A new regional media hub
Today I’ve launched my idea to invest in a new media hub for the region.
The concept behind the hub, which I’ve dubbed Great North Media, would be to increase news, debate and culture, but also to provide and move beyond pure content to encourage tourism and participation.
I’ve already had discussions on the idea with vloggers, podcasters, actors and directors, magazine editors and former newspaper executives.
Regional media is under great pressure – less original content, no space for news and no meaningful debate. That’s the same across newspapers, radio and TV. All are squeezed by the spread of new online channels but it’s the North East that suffers.
With less investment in content, our region doesn’t create the training ground for new talent, whether that’s the next Cheryl or the next sound engineer. While at the same time, there’s a boom in citizen journalism, video and blogs.
My concept is to fund an online platform to allow for video, print and radio. With my background in technology and journalism – I co-founded the regional tech forum Dynamo and a successful software company, and worked on national newspapers – I’d be willing and able to work with both tech and media sectors.
One of the problems with being an outpost of a national media firm, is that the cost structures are wrong. We need a media station that is headquartered in the region, not paying for a head office overhead elsewhere.
The bid for Great North Media will look to fund a beacon project that can be replicated in other regions too – working with regional and national teams at the BBC, ITN, Arts Council England, Innovate UK, National Trust and English Heritage – as well as local universities.
I’ll look beyond these ‘traditional’ UK partners and pitch new entrants such as Netflix, Amazon, Facebook and YouTube, where I have senior contacts after my years in the tech sector.
The idea is that they will come to North of Tyne to invest in and explore new ways to develop regional audiences.
The North East is a perfect region for acting as a testbed for new products. The idea of Great North Media Hub has roots in new media models being developed in Holland, Australia and the US – where operators are reaching smaller audiences with deeper content and debate.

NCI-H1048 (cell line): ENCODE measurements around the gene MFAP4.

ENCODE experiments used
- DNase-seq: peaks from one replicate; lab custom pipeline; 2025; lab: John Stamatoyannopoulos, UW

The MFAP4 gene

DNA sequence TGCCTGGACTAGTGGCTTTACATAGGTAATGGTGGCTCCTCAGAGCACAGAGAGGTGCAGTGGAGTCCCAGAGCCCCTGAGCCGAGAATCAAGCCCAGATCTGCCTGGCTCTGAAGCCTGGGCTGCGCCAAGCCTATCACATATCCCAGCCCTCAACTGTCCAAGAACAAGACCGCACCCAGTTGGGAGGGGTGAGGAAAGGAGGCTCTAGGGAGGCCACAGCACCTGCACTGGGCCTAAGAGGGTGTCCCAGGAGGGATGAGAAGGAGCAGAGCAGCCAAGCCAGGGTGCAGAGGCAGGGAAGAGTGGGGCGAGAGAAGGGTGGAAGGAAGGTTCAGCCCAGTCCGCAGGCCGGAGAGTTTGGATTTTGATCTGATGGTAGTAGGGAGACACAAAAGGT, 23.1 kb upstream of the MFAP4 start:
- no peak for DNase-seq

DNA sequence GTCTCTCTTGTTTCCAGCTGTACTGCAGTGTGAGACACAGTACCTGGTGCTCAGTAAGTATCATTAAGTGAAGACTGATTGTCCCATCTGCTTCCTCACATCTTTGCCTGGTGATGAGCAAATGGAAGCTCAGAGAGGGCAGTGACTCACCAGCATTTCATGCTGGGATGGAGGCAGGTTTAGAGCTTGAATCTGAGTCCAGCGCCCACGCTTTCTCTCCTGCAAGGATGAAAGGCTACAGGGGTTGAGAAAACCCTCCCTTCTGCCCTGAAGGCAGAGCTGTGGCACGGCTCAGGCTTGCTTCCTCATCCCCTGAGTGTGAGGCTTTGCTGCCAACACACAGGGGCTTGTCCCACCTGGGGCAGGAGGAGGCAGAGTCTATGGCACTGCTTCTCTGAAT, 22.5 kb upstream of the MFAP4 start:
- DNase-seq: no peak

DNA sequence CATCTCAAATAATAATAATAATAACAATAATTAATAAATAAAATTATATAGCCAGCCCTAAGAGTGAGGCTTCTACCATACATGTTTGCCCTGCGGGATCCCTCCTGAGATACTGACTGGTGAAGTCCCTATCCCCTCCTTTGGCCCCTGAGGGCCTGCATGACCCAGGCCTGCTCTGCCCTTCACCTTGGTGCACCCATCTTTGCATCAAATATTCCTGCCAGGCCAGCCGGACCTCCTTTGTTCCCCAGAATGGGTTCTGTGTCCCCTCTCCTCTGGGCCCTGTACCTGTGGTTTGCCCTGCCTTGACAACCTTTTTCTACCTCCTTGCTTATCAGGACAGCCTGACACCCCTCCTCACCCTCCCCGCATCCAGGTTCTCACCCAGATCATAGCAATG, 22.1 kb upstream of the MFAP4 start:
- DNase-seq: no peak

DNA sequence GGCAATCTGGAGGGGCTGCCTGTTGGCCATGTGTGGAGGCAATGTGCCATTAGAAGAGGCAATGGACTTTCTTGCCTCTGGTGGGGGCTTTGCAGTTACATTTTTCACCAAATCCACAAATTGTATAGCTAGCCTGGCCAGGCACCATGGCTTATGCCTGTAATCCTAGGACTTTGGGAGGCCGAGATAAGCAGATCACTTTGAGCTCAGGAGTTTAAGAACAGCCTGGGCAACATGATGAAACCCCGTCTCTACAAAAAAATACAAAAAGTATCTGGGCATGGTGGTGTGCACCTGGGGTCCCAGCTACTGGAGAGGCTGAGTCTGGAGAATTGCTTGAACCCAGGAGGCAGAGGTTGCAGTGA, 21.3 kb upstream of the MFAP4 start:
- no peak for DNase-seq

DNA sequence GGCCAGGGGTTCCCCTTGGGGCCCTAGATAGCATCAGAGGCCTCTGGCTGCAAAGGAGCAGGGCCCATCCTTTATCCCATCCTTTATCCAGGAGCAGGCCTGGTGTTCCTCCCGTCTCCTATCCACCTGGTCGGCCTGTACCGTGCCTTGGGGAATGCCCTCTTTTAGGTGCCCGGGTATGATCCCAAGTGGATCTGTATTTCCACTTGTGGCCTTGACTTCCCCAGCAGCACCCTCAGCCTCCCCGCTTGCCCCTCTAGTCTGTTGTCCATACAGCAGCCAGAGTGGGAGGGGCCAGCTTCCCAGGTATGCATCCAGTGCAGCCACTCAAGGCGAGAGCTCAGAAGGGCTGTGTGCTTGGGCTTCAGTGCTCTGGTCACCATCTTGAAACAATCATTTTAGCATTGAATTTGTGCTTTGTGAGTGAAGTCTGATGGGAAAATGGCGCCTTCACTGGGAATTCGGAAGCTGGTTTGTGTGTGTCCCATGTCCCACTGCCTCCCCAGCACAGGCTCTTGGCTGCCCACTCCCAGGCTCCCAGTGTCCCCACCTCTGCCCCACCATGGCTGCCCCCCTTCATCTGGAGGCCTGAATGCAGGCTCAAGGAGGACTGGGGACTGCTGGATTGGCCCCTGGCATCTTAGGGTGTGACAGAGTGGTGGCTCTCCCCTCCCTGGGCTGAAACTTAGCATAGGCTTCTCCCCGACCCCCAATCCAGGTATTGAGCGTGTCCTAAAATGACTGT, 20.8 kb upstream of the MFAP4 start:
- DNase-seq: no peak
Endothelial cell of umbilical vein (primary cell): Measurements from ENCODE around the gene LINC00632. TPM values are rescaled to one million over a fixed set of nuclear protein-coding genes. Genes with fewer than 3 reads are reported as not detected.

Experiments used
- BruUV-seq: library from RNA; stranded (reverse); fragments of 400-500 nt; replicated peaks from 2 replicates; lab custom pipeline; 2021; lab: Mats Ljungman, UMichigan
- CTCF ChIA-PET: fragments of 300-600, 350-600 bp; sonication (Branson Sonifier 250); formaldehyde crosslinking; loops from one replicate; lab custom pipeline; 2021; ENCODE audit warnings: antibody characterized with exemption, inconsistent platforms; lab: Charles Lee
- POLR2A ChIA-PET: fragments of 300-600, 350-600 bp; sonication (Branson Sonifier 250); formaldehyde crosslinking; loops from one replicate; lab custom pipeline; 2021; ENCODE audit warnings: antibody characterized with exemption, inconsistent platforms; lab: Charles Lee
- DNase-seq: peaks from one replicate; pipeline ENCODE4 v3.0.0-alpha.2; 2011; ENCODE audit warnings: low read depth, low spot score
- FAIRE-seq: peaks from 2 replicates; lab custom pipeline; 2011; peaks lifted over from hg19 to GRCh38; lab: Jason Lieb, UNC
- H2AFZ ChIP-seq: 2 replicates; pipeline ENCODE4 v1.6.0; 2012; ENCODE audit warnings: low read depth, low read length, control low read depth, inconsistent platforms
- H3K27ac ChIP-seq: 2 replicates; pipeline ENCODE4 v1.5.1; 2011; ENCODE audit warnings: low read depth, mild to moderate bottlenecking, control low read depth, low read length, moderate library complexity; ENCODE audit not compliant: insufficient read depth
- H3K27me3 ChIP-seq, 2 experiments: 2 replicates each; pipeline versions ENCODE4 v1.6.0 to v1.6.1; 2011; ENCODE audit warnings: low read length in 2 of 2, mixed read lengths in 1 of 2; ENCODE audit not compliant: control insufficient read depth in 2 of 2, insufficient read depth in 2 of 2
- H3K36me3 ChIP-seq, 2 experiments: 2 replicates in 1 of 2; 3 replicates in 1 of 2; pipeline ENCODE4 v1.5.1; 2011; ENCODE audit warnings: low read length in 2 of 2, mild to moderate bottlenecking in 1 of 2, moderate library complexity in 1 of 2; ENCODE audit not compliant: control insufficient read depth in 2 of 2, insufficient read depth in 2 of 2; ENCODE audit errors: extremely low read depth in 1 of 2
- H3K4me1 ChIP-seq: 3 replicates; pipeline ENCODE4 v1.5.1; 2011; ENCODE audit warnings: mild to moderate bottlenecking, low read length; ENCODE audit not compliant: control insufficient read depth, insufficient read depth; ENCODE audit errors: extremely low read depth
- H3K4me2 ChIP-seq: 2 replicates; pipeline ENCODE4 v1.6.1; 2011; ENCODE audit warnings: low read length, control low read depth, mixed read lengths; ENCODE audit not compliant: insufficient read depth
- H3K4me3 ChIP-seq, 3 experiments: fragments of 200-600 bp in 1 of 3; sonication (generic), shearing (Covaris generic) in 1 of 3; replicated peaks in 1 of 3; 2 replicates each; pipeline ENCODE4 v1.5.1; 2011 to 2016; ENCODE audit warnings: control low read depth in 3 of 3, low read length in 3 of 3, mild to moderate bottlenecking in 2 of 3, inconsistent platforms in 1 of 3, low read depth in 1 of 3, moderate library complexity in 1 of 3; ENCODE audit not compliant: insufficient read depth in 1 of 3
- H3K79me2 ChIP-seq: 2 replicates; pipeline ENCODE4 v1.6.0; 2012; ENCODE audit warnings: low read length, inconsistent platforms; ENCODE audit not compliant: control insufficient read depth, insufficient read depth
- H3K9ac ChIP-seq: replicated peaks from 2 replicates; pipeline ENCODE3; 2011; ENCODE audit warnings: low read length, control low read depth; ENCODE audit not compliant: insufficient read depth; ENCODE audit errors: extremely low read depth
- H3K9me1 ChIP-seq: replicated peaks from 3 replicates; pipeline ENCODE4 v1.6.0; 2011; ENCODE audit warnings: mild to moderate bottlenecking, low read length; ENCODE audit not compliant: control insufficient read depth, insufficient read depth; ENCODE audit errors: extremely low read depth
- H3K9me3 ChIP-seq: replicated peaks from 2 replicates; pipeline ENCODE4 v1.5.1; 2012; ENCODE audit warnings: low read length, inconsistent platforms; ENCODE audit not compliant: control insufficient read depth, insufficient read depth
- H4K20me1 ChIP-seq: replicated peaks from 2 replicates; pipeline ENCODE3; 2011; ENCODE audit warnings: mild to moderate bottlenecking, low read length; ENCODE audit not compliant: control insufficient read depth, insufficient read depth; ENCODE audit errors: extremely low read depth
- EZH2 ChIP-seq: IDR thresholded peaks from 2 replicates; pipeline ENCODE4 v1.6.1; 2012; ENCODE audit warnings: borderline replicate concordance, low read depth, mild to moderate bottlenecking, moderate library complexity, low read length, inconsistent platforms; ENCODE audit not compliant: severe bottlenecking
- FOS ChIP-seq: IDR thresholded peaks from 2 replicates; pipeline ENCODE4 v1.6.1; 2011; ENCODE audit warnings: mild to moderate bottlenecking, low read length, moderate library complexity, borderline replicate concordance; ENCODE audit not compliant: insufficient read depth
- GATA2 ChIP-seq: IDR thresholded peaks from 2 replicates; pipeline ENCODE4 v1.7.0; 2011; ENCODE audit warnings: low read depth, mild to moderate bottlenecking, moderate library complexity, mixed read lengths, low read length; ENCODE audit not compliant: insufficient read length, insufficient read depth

If we are to build the region and take back control from an over-centralised London bureaucracy, we must develop the dialogue between the different and diverse communities in our region.
National media doesn’t cater well for rural Northumberland, but that’s where we have emerging stories in business but also the challenges of lifestyle change. The brilliant new £18m distillery for Wooler is a great example – what a great story, but what poor coverage it’s had.
It’s not just news though – we’d look at drama and performance. Wouldn’t it be great to have somewhere for the next Ant and Decs to learn their trade then showcase their talent. So Great North Media would have the capability to train people and then have the channels or platforms to shine the spotlight on them.
There are all sorts of opportunities. Could we look to develop a toolkit for all the arts venues in the region? And then could we link hotels and restaurants to create an all-encompassing, pro-active digital What’s On guide, a one-stop portal like Hull developed for their year as City of Culture.
I’ve been talking to Time Out founder Tony Elliott about this and received plenty of encouragement. If elected, I’d look to pull together a working group of industry leaders and experts to fully understand the opportunities and challenges. I’d also look to identify regional or national funds to pour into the Great North Media pot.